Alberta Drops Minimum Alcohol Production Laws, Opening Market to Smaller Breweries

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CALGARY, AB – The Alberta Gaming and Liquor Commission has announced that minimum production capacity requirements for breweries and other alcohol producers in the province have been dropped, a move that will allow micro- and nano-breweries to open up shop in Alberta for the first time.

As part of a report on recommended changes to liquor laws released yesterday, the AGLC indicated that the 250,000 litre minimum production quota that had to be met by any new brewery opening in the province has been removed from the books effective immediately.

As reported in the Calgary Herald, this is expected to have a almost instant impact on Alberta’s brewing industry, as start-ups like Tool Shed Brewing – which has been contact brewing its beer in British Columbia while trying to raise $2 million to build a large facility in Calgary – will be able to get up and running very quickly with much smaller financial outlay and brewing capacities more suited to a still growing craft brewing scene.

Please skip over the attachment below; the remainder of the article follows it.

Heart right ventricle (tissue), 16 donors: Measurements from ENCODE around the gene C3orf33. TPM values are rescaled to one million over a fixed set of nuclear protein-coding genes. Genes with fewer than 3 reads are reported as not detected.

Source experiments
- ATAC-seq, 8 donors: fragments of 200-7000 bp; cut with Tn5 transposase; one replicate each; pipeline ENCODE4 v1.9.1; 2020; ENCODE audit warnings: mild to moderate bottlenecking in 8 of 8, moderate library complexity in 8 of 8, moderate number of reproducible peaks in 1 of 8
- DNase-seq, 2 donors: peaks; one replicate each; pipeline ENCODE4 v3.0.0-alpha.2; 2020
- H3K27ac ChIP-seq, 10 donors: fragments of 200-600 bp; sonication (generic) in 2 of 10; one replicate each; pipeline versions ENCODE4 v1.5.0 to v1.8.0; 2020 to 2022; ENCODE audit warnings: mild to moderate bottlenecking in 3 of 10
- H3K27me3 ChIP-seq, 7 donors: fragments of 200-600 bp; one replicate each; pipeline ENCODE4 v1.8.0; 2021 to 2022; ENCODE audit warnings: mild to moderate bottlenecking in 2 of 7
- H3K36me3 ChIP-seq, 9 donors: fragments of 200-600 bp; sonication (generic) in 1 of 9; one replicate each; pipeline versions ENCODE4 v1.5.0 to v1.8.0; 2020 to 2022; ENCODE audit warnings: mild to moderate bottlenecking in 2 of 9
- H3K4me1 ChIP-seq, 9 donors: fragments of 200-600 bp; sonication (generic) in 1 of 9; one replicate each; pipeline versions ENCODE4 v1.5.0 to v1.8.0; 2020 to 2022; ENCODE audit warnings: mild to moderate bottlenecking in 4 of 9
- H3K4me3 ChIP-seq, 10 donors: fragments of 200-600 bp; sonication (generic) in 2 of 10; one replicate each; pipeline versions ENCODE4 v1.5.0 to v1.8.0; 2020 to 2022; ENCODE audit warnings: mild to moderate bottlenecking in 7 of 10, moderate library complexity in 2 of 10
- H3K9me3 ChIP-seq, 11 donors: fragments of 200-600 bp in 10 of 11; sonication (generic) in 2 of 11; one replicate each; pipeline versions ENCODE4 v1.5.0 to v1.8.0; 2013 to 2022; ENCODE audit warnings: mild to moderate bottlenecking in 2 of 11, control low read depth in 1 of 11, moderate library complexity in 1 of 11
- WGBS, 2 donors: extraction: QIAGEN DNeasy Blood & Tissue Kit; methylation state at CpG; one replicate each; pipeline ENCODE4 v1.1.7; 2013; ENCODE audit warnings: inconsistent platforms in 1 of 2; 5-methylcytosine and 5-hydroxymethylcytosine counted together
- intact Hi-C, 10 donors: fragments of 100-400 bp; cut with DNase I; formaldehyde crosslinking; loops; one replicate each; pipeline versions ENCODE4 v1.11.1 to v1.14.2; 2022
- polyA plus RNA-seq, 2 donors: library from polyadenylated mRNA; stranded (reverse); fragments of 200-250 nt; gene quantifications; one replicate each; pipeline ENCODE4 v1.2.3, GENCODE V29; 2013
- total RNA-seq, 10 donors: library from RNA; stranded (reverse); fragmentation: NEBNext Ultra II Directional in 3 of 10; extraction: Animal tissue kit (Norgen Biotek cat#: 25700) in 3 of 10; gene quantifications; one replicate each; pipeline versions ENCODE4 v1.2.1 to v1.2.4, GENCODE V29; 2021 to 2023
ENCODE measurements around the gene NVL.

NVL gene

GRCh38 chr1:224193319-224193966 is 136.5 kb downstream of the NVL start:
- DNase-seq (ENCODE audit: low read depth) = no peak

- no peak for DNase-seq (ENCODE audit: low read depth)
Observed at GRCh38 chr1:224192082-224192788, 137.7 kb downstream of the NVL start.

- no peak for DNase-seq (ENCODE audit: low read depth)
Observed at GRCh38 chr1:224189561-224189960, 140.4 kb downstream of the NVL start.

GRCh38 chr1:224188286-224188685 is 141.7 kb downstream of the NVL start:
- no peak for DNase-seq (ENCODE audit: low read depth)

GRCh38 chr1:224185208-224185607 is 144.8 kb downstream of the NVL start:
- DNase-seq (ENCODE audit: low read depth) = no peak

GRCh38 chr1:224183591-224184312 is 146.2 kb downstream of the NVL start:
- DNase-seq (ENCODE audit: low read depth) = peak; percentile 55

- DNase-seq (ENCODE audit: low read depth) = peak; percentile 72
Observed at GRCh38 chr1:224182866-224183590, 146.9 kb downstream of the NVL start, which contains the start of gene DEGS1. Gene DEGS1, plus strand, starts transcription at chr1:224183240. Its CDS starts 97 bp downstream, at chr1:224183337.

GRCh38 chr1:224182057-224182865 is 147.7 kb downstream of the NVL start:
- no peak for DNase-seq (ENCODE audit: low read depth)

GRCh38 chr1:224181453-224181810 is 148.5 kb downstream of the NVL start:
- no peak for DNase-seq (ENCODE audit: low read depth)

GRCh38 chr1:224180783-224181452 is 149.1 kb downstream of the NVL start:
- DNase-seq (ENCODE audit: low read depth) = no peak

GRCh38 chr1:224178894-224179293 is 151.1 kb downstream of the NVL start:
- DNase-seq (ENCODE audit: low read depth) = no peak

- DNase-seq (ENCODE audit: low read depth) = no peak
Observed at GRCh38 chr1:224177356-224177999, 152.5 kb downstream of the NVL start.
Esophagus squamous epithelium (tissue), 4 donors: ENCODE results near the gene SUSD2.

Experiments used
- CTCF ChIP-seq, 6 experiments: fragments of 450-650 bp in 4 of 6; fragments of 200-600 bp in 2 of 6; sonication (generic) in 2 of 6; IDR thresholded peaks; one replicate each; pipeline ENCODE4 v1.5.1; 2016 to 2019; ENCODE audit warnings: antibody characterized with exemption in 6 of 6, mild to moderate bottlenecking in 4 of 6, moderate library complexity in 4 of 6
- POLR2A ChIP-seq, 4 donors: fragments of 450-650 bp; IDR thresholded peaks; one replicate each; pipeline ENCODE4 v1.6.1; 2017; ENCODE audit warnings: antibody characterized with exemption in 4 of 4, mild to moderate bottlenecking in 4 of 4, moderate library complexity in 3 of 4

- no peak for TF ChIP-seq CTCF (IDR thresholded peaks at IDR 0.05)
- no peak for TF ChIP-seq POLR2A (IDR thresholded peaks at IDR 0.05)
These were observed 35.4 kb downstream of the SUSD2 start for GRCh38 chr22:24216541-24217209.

Other changes will allow breweries, distilleries and wineries to expand into other alcoholic beverages without applying for a separate production license; and will permit retail sales of beers brewed at brewpubs. But unchanged – for now – is the graduated taxation structure that allows small out of province breweries to receive the same tax incentives as small Alberta breweries, something that breweries in the province would like to see changed.

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